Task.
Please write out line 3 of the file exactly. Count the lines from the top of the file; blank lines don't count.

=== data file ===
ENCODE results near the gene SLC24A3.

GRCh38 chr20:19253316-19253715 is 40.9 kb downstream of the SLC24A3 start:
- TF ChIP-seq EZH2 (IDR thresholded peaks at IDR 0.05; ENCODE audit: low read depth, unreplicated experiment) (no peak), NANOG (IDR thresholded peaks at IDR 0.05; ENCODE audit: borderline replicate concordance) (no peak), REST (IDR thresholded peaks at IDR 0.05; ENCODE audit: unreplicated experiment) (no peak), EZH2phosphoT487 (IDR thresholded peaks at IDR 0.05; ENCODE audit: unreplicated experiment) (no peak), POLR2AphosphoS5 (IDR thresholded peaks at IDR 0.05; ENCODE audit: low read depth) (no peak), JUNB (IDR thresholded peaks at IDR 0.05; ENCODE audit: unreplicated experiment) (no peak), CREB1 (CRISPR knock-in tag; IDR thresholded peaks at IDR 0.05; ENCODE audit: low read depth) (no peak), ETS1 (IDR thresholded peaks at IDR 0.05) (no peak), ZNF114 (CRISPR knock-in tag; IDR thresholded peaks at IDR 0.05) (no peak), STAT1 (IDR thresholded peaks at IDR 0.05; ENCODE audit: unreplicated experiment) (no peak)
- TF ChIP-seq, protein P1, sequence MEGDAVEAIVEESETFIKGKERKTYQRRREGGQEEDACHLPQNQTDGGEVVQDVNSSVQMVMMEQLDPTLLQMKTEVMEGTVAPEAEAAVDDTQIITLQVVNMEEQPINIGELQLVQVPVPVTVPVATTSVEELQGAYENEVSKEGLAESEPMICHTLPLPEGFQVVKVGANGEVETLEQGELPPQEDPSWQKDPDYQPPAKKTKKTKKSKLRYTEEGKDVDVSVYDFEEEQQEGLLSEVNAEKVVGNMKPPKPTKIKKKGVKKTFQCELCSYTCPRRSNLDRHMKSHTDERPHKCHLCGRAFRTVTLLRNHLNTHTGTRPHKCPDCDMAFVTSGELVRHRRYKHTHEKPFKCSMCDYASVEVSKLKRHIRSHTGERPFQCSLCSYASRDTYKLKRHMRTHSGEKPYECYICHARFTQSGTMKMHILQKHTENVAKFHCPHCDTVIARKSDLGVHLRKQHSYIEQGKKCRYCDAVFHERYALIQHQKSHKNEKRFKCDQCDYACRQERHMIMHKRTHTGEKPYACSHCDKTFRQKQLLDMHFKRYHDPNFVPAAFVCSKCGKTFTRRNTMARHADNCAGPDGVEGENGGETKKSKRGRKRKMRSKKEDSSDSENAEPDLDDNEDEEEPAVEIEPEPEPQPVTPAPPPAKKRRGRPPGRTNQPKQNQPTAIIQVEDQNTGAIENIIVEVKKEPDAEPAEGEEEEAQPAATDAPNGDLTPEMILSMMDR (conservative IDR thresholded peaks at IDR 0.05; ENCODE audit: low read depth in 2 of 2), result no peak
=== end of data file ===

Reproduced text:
- TF ChIP-seq EZH2 (IDR thresholded peaks at IDR 0.05; ENCODE audit: low read depth, unreplicated experiment) (no peak), NANOG (IDR thresholded peaks at IDR 0.05; ENCODE audit: borderline replicate concordance) (no peak), REST (IDR thresholded peaks at IDR 0.05; ENCODE audit: unreplicated experiment) (no peak), EZH2phosphoT487 (IDR thresholded peaks at IDR 0.05; ENCODE audit: unreplicated experiment) (no peak), POLR2AphosphoS5 (IDR thresholded peaks at IDR 0.05; ENCODE audit: low read depth) (no peak), JUNB (IDR thresholded peaks at IDR 0.05; ENCODE audit: unreplicated experiment) (no peak), CREB1 (CRISPR knock-in tag; IDR thresholded peaks at IDR 0.05; ENCODE audit: low read depth) (no peak), ETS1 (IDR thresholded peaks at IDR 0.05) (no peak), ZNF114 (CRISPR knock-in tag; IDR thresholded peaks at IDR 0.05) (no peak), STAT1 (IDR thresholded peaks at IDR 0.05; ENCODE audit: unreplicated experiment) (no peak)